In this investigation, you are challenged to make mobile phone numbers which are easy to remember. What happens if you make a sequence adding 2 each time?

EWWNP means Exploring Wild and Wonderful Number Patterns Created by Yourself! Investigate what happens if we create number patterns using some simple rules.

Write the numbers up to 64 in an interesting way so that the shape they make at the end is interesting, different, more exciting ... than just a square.

Start with four numbers at the corners of a square and put the total of two corners in the middle of that side. Keep going... Can you estimate what the size of the last four numbers will be?

In this section from a calendar, put a square box around the 1st, 2nd, 8th and 9th. Add all the pairs of numbers. What do you notice about the answers?

We can arrange dots in a similar way to the 5 on a dice and they usually sit quite well into a rectangular shape. How many altogether in this 3 by 5? What happens for other sizes?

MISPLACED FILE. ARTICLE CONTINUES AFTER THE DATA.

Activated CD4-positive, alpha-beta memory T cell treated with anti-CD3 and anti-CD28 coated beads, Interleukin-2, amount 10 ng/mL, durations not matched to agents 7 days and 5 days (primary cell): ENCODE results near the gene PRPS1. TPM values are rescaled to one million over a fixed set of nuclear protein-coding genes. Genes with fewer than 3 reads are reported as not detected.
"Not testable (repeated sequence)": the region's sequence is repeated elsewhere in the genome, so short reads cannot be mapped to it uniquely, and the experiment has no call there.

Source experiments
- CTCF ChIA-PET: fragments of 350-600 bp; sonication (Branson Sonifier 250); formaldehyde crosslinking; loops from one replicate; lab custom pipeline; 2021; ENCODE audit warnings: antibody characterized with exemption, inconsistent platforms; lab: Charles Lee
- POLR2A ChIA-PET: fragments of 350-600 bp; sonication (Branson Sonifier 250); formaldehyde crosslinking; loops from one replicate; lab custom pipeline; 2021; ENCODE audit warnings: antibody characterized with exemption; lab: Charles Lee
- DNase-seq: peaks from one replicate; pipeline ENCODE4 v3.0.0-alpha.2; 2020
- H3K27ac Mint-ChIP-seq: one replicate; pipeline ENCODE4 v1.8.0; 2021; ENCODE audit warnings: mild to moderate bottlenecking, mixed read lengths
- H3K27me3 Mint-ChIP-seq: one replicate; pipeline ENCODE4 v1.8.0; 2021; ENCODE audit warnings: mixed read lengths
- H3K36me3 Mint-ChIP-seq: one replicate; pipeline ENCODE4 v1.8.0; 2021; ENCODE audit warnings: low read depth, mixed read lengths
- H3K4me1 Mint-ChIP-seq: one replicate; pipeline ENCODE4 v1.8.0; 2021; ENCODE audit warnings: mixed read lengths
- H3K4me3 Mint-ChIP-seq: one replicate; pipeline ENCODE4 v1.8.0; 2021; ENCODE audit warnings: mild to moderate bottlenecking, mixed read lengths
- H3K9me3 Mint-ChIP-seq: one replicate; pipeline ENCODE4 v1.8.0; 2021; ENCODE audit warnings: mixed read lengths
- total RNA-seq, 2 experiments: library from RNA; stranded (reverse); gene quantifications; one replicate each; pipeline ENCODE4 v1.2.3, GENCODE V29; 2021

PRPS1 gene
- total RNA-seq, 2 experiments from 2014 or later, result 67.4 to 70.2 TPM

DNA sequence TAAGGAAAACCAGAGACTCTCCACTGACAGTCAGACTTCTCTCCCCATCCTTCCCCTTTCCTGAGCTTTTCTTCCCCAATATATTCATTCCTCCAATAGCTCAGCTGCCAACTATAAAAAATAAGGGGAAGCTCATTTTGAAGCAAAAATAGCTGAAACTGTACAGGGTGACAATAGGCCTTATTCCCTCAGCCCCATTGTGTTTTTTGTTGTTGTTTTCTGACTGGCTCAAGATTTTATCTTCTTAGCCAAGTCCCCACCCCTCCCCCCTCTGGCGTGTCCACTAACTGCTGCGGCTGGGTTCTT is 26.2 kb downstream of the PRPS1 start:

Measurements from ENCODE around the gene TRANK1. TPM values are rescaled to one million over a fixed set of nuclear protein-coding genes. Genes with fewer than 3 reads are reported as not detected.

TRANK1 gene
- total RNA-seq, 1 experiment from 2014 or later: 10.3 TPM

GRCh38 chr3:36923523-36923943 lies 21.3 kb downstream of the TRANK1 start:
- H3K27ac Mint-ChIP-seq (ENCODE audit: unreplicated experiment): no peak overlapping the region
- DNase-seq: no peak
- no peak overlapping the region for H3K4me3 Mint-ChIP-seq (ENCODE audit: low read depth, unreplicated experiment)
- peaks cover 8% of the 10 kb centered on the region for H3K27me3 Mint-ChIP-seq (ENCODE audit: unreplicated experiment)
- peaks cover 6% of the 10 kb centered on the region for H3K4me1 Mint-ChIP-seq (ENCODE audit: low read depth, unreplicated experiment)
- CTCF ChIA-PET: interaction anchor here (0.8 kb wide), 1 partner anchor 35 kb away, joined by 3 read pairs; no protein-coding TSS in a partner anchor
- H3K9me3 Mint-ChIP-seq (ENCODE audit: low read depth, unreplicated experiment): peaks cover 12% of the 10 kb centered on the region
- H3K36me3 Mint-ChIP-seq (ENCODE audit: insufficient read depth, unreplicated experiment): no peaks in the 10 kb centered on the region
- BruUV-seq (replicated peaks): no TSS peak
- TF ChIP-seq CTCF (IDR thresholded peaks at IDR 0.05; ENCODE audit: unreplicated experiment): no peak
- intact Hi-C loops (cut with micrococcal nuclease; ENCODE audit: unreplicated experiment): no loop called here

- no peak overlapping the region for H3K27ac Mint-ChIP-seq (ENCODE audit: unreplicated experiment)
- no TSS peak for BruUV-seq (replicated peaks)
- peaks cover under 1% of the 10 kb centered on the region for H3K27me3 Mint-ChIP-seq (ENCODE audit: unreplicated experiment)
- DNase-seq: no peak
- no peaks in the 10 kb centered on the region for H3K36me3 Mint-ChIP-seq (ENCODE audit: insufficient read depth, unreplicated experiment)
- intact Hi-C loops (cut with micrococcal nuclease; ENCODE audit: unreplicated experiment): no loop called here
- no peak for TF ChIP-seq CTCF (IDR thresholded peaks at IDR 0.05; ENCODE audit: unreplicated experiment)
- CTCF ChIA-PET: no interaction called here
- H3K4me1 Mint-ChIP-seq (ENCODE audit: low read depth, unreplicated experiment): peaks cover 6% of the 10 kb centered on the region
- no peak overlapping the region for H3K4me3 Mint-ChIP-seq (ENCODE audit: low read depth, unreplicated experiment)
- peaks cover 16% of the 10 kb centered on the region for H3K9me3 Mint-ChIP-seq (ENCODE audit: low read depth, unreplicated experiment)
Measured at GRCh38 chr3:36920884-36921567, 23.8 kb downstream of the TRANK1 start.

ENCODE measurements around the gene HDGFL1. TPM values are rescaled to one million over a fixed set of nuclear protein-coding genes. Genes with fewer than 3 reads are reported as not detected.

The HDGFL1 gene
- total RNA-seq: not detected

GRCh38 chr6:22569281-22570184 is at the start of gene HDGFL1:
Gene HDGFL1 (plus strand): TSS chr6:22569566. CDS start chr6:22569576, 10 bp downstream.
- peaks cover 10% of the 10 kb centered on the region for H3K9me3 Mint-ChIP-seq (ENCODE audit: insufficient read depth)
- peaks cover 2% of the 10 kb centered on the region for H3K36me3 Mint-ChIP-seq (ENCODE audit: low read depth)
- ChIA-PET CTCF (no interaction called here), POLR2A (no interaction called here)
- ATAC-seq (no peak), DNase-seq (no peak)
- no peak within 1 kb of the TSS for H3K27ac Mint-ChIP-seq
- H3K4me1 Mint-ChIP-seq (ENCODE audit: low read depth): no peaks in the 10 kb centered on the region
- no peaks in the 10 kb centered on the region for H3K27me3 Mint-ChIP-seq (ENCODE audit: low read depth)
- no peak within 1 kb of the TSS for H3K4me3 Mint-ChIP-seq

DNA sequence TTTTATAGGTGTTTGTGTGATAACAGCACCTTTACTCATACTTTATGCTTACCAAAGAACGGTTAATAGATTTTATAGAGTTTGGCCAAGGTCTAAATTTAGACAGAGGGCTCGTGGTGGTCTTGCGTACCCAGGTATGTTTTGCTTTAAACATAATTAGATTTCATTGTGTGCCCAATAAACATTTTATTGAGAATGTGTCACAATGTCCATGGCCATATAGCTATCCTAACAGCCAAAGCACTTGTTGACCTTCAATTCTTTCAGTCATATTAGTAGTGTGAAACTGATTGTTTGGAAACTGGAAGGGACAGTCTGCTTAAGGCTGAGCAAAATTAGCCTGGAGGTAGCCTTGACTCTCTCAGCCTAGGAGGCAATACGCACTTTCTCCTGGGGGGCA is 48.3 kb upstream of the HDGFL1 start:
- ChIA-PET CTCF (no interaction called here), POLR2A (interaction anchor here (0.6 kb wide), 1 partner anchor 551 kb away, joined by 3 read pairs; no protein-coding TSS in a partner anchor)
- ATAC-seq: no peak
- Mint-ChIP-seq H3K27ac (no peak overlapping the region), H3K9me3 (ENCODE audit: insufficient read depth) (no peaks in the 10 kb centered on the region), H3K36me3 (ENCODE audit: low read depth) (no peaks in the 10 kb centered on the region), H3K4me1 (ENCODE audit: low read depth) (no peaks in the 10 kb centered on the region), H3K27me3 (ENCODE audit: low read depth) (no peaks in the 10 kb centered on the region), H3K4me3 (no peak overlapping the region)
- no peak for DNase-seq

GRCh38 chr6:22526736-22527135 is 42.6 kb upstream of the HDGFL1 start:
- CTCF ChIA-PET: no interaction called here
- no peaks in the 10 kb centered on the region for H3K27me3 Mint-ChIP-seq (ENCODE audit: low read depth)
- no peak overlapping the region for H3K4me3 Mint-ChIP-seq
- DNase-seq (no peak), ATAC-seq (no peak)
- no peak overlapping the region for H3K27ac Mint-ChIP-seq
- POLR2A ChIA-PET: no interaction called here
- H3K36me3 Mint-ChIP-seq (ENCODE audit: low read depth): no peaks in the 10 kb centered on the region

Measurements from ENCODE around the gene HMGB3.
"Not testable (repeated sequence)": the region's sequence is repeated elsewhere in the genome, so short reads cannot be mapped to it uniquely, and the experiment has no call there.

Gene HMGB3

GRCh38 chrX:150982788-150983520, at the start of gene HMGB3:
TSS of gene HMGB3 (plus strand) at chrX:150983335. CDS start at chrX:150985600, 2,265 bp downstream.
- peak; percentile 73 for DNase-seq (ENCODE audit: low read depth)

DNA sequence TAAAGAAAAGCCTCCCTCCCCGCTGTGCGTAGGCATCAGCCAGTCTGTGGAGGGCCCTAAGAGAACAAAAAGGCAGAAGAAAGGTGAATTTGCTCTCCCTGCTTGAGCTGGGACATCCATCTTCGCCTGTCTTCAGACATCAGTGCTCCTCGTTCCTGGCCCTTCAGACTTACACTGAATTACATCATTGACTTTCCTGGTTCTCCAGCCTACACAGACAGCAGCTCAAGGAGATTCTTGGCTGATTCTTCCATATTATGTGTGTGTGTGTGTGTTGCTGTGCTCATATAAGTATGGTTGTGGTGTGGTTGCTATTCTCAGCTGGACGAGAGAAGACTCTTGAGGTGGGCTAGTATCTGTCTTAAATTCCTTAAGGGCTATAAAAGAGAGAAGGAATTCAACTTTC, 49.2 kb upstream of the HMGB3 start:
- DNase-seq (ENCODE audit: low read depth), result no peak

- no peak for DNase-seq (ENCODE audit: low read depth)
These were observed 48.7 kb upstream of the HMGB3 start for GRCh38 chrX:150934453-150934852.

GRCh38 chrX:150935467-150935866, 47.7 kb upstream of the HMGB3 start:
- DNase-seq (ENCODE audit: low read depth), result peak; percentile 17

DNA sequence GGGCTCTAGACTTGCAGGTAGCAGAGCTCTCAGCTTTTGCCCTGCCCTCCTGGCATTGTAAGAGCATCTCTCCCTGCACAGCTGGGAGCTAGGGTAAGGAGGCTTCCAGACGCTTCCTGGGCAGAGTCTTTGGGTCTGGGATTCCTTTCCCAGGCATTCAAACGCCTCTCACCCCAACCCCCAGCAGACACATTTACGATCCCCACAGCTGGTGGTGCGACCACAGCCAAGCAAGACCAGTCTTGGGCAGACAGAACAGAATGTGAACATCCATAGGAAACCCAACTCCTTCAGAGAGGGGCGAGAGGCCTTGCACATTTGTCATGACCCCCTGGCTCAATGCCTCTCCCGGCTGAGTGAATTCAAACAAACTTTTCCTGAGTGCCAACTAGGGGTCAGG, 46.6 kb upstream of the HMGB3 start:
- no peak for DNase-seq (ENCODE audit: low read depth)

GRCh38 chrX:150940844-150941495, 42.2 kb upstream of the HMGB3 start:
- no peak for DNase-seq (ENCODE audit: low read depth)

Investigate what happens when you add house numbers along a street in different ways.

Well now, what would happen if we lost all the nines in our number system? Have a go at writing the numbers out in this way and have a look at the multiplications table.

Arrange eight of the numbers between 1 and 9 in the Polo Square below so that each side adds to the same total.

Investigate and explain the patterns that you see from recording just the units digits of numbers in the times tables.

What happens when you add the digits of a number then multiply the result by 2 and you keep doing this? You could try for different numbers and different rules.

48 is called an abundant number because it is less than the sum of its factors (without itself). Can you find some more abundant numbers?